Dialectical oscillations in Keats: a Kristevan reading of endymion, hyperion and the fall of hyperion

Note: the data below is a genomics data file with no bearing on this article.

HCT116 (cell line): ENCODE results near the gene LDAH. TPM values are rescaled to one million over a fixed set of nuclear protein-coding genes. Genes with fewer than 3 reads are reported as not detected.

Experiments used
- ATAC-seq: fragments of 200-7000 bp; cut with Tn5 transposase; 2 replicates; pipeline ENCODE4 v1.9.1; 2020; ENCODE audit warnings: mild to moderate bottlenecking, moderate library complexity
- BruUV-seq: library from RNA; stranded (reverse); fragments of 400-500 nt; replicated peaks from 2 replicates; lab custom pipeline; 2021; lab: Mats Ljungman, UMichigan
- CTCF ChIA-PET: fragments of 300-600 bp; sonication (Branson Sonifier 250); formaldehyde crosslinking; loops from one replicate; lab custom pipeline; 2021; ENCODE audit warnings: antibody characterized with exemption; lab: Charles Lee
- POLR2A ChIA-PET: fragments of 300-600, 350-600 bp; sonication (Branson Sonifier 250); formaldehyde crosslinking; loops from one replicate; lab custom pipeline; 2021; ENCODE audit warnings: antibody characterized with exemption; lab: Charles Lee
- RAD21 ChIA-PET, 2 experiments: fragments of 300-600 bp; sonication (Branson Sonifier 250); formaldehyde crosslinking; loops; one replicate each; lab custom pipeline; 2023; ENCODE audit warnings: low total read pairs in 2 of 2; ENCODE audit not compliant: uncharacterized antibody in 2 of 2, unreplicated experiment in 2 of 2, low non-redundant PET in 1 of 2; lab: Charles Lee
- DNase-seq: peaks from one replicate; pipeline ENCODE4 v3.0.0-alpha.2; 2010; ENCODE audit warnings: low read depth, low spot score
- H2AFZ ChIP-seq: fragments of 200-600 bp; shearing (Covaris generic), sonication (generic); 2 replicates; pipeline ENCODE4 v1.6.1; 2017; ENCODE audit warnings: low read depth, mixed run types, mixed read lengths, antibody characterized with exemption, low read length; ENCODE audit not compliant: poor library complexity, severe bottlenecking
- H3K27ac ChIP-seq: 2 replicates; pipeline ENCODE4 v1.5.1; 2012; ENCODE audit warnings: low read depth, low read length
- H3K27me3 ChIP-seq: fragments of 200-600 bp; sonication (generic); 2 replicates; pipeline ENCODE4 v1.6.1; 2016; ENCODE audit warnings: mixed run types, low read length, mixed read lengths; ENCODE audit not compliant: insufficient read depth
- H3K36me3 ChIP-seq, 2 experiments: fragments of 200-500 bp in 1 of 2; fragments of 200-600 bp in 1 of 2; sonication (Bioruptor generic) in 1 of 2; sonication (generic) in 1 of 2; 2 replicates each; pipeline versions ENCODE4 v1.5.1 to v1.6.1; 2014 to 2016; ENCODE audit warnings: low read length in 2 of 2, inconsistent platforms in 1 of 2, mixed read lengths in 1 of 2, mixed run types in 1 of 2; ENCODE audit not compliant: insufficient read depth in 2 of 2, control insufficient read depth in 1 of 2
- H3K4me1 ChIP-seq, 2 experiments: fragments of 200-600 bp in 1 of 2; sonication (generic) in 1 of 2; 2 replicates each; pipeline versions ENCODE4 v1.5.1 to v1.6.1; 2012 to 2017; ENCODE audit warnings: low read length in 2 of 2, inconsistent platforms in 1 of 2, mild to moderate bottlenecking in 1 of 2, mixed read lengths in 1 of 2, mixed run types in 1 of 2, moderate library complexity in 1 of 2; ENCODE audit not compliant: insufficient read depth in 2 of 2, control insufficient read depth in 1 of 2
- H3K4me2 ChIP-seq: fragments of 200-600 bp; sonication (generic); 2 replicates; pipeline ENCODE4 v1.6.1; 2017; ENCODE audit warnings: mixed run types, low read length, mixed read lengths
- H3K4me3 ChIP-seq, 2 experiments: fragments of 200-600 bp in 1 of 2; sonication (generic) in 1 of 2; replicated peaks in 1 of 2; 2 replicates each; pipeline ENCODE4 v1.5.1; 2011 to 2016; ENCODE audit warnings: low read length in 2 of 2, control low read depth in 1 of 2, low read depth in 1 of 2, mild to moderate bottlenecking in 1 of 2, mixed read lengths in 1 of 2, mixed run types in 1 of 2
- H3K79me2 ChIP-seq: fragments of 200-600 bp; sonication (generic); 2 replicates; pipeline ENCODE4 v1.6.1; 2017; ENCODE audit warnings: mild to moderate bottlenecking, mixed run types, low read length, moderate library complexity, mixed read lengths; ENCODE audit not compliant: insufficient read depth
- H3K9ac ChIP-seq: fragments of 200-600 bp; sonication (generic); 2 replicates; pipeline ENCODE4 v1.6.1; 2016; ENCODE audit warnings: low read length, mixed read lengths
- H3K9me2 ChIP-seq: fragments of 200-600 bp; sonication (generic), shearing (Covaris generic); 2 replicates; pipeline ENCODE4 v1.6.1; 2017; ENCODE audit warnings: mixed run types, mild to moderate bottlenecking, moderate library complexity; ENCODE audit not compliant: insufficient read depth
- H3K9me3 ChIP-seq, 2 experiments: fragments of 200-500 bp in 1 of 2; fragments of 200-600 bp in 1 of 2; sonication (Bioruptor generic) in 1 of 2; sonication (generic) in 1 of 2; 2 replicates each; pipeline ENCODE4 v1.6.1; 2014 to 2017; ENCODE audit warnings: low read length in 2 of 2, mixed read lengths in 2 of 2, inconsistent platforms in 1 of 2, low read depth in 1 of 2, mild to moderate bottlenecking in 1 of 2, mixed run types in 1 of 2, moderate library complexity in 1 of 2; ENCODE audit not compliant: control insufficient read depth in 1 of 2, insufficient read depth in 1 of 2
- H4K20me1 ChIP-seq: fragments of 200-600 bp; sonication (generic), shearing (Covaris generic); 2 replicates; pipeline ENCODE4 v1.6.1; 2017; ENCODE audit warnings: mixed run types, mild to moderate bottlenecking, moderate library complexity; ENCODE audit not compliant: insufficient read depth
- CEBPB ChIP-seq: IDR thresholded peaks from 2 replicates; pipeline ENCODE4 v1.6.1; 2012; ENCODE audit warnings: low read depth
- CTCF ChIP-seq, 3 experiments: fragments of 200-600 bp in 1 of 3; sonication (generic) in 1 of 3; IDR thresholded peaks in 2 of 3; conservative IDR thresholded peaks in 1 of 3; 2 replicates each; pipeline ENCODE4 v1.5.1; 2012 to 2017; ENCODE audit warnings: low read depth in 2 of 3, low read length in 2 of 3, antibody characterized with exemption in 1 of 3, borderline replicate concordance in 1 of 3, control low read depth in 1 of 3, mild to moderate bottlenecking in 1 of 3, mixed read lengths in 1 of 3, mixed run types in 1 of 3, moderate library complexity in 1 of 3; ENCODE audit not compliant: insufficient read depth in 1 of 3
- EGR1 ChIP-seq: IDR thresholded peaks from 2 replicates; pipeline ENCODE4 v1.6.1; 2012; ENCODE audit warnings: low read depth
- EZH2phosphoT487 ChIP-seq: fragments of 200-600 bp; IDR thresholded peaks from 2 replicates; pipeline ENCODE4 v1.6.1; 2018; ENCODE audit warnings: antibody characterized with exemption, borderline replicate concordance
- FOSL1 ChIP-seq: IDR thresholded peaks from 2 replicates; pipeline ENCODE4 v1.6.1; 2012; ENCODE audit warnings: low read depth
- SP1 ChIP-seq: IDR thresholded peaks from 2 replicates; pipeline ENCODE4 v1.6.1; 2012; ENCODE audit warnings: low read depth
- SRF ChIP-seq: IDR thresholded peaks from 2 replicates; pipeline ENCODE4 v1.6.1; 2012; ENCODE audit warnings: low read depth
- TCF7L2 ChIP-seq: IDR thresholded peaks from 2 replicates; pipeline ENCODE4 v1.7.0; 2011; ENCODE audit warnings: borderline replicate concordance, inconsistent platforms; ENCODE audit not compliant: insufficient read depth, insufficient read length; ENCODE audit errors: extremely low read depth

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By deploying Kristevan theory, this thesis argues that Keats's poetry oscillates between the semiotic and the symbolic and it asserts that the semiotic threatens to overwhelm the symbolic in Endymion while the poet strives to repress the semiotic in Hyperion poems but it returns and causes the poet to leave these poems as fragments. The poet is immersed in the semiotic in Endymion, a romance, while attempts are made to repress this immersion in the epicscape of Hyperion and in the allegorical vision of The Fall of Hyperion. Nevertheless, the semiotic resurfaces, thereby challenging the resolution to restrain the semiotic. This thesis also studies the Keatsian confrontation with the abject. Boundaries threaten to collapse in Endymion, which provokes repulsion in the encounter with the abject. Hyperion strives to maintain boundaries against the revolting presence of the abject; likewise, The Fall of Hyperion seeks to preserve distinctions in the face of the blurring of boundaries; nonetheless, both Hyperion and The Fall of Hyperion are haunted by the abject. This study further discusses how melancholy permeates these longer poems. The melancholic Endymion withdraws from the symbolic and retreats into the realm of the unnameable Thing where self and other are undifferentiated. The fallen Titans in Hyperion relapse into asymbolic melancholy while the Olympian Apollo, the new god of the black sun, merges with the unrepresentable Thing, obliterating the divide between subject and object. Similarly, the poet-narrator of The Fall of Hyperion mingles with the muse Moneta, eradicating the breach between inside and outside.